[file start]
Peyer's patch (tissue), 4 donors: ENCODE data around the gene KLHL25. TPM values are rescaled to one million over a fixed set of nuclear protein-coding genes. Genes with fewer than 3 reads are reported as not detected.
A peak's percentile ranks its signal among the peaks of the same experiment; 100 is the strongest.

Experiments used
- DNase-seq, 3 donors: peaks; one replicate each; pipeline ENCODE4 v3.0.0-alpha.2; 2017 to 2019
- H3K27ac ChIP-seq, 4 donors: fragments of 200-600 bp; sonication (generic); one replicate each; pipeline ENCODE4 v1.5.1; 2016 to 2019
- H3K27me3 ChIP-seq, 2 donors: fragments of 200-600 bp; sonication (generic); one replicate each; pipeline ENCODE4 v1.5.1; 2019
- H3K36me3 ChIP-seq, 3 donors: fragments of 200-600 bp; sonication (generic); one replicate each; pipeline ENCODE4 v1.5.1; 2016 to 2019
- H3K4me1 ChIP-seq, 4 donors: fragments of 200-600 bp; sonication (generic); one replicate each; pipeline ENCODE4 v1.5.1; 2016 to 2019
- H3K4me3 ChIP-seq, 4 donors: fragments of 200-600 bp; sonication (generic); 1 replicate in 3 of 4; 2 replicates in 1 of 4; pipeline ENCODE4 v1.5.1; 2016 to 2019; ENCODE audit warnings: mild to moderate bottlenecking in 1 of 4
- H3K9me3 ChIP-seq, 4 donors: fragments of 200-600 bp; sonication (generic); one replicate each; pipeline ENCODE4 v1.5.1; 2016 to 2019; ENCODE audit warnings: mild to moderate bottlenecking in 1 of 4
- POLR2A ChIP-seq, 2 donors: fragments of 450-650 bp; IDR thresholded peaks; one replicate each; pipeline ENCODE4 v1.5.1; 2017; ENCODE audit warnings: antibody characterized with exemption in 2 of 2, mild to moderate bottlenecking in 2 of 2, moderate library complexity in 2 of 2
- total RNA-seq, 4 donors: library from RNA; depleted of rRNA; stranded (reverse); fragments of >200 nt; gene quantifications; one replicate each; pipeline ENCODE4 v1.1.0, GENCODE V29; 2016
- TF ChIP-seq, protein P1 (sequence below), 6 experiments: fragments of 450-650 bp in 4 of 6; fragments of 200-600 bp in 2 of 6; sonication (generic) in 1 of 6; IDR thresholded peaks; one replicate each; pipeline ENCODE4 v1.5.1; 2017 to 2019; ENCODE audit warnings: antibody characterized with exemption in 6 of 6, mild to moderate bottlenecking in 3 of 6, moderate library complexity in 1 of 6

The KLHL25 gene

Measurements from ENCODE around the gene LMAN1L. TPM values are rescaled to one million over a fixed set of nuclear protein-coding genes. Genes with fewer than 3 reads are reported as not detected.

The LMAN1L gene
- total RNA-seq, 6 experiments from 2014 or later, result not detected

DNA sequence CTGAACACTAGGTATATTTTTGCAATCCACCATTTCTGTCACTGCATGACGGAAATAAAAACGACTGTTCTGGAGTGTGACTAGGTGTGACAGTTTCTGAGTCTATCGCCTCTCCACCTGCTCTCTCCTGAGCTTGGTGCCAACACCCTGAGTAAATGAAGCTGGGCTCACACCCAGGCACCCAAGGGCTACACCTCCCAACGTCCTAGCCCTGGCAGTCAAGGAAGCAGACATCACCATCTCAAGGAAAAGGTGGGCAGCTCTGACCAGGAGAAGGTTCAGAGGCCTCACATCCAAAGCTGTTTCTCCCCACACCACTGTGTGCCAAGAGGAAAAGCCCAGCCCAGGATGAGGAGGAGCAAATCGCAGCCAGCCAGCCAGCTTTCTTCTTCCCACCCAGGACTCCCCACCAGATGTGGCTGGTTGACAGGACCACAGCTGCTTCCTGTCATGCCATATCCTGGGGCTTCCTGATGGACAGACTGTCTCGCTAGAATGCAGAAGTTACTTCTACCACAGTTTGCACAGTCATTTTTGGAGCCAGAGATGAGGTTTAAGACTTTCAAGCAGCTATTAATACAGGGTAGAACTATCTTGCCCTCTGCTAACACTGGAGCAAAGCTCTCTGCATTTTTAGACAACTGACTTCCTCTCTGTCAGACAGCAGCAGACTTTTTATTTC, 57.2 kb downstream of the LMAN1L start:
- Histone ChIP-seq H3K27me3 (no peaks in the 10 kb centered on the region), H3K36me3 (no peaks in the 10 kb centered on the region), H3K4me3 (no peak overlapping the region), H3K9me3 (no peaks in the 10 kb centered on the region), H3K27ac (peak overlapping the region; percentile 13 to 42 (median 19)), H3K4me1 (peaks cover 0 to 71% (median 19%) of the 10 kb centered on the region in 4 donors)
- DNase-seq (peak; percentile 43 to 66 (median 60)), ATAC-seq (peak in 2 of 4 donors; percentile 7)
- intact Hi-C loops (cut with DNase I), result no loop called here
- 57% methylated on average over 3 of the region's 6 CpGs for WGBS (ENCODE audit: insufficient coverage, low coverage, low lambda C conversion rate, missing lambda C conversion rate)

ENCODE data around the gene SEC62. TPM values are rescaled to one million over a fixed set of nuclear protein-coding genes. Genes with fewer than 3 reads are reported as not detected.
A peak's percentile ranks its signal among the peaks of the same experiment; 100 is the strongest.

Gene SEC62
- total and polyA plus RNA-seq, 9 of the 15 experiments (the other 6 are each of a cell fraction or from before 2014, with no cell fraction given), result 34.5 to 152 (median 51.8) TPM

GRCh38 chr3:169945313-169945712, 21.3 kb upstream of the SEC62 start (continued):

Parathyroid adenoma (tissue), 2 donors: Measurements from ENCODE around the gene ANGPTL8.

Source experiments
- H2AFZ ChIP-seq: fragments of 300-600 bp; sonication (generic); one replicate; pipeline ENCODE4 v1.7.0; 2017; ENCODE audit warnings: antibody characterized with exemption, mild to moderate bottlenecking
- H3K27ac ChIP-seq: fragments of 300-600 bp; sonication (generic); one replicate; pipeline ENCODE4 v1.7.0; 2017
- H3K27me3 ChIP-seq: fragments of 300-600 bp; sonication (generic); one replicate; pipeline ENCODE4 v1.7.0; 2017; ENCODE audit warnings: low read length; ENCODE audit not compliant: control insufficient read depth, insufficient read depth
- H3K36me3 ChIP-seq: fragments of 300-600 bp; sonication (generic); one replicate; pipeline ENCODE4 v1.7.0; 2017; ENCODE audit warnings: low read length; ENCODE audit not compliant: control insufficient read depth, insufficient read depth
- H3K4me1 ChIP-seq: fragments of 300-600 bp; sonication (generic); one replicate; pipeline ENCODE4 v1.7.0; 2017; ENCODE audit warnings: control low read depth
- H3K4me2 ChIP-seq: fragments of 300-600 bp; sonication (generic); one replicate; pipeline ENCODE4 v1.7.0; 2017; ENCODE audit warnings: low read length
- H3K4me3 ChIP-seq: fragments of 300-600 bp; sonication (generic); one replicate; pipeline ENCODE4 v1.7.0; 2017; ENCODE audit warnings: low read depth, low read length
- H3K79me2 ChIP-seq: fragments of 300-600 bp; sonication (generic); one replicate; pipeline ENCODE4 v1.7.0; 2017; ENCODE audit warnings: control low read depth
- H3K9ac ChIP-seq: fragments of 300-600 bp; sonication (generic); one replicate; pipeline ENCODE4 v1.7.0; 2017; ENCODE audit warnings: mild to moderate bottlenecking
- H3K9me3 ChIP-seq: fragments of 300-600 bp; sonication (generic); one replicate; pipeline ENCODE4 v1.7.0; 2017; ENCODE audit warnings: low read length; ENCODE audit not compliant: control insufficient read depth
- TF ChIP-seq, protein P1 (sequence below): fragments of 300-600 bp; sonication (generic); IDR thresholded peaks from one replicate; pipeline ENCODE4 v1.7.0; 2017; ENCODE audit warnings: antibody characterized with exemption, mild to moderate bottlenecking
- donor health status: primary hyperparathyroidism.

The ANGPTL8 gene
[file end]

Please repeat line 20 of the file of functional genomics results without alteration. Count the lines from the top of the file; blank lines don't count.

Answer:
- DNase-seq (peak; percentile 43 to 66 (median 60)), ATAC-seq (peak in 2 of 4 donors; percentile 7)